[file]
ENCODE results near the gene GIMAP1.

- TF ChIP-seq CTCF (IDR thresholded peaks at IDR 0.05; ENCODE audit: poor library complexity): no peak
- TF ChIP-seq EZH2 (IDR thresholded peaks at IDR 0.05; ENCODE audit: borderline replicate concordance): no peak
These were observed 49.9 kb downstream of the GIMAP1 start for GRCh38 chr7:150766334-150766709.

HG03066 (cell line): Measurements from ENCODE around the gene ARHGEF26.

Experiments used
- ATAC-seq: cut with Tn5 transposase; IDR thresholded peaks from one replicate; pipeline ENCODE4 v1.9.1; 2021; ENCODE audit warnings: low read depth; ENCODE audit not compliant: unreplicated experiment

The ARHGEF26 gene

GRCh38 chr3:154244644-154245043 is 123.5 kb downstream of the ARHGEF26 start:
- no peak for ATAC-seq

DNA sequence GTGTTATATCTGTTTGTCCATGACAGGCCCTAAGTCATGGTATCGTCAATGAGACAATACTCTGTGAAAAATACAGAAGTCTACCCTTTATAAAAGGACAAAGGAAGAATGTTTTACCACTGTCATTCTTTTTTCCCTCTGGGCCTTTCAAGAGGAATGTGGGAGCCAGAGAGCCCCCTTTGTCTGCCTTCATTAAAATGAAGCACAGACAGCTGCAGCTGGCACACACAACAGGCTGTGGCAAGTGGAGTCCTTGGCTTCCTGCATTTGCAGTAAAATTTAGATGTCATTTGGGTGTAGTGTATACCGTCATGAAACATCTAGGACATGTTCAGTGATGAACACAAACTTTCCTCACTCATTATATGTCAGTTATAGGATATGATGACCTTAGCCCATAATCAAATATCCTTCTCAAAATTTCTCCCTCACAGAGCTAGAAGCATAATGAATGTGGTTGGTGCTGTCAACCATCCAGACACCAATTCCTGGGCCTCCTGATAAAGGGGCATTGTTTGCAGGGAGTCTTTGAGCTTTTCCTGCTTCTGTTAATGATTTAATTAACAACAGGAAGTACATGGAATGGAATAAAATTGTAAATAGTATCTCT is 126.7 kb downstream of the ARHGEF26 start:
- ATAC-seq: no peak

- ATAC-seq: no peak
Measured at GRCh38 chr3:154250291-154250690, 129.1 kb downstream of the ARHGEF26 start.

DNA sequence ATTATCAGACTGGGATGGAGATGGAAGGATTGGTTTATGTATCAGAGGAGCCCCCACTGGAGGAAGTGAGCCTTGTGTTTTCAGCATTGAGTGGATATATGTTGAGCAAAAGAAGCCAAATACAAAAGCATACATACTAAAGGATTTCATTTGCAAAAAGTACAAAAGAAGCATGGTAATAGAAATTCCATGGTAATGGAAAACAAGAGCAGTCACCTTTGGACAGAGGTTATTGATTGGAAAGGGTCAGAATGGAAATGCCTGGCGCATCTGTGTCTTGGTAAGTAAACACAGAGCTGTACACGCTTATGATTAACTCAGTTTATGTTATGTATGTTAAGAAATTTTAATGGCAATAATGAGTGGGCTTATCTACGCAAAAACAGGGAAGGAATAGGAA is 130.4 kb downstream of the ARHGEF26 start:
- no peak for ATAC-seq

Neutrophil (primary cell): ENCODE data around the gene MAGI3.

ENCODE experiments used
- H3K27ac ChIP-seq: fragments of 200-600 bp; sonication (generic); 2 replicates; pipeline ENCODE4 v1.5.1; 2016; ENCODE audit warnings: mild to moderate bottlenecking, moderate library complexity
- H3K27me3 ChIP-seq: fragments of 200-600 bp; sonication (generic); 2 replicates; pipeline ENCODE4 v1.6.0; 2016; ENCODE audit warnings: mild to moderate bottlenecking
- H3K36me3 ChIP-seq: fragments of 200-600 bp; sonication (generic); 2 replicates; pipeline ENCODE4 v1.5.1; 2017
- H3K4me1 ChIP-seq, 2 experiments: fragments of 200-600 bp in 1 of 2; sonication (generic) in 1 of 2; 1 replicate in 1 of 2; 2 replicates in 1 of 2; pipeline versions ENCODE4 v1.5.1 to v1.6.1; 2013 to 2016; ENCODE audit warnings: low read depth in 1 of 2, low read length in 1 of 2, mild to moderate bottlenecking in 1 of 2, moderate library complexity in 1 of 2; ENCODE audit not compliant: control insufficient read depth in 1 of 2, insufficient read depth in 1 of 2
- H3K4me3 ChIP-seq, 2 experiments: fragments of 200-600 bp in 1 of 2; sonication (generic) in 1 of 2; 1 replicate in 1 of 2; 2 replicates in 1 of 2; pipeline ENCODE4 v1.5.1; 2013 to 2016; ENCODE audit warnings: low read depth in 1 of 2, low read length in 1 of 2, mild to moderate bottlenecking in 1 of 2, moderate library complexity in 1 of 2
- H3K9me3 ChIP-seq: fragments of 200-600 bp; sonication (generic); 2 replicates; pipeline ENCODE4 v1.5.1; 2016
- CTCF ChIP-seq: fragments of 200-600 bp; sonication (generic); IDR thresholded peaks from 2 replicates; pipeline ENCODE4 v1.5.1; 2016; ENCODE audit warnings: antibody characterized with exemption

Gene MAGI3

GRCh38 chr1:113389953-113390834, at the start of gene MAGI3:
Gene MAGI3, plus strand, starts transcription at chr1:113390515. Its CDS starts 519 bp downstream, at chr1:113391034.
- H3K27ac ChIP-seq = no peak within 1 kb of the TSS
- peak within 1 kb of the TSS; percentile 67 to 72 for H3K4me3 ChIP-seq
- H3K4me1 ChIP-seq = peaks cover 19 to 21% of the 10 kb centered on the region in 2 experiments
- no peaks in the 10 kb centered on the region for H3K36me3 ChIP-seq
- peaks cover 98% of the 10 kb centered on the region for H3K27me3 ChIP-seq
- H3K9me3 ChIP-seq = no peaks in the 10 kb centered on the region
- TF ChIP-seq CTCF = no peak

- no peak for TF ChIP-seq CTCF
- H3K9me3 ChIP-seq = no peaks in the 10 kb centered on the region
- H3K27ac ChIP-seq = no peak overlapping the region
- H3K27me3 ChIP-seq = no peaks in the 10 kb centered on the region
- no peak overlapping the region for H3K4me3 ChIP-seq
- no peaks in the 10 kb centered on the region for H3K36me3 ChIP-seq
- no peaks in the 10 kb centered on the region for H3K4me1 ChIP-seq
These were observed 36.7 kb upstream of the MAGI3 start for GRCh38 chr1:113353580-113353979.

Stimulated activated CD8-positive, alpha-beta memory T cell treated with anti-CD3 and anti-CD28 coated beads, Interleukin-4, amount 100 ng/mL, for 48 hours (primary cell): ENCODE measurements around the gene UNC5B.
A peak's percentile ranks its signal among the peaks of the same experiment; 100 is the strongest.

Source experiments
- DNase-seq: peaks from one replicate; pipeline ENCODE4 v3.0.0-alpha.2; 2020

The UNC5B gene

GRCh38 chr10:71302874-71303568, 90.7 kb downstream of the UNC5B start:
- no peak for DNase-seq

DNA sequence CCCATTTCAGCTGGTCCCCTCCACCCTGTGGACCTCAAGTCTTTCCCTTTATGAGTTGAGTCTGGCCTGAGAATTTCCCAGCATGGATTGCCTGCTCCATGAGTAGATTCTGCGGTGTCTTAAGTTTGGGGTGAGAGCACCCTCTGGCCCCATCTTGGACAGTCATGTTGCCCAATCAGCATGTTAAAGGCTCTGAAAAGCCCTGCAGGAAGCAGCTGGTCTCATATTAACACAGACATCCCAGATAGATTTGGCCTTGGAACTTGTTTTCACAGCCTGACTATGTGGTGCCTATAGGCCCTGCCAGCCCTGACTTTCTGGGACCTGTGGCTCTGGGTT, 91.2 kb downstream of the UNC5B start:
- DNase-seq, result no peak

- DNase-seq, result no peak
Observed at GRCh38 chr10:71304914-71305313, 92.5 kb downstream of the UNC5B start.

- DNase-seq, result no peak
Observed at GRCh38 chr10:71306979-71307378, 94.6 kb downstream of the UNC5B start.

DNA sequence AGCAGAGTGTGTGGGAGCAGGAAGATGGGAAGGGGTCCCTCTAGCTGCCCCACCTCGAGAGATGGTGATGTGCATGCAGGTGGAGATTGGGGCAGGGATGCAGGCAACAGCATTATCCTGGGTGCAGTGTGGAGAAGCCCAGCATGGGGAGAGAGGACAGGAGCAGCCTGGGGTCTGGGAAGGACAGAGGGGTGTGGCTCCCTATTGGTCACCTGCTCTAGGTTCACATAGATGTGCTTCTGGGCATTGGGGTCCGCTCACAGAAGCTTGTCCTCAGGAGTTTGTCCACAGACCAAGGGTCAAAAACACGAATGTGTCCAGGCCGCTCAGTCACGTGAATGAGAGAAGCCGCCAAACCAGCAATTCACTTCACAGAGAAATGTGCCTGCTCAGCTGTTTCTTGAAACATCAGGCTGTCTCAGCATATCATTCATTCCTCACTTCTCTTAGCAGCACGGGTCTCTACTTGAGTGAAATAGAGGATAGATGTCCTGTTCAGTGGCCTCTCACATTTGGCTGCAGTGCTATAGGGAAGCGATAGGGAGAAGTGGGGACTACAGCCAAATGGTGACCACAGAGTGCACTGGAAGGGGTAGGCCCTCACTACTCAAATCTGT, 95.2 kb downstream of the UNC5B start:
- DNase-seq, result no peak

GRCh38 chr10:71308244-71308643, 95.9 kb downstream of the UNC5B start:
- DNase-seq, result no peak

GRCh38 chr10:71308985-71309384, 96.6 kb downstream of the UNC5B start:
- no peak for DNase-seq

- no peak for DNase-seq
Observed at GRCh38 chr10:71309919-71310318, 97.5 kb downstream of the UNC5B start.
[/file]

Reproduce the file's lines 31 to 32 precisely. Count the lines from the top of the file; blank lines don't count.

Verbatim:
- H3K4me1 ChIP-seq = peaks cover 19 to 21% of the 10 kb centered on the region in 2 experiments
- no peaks in the 10 kb centered on the region for H3K36me3 ChIP-seq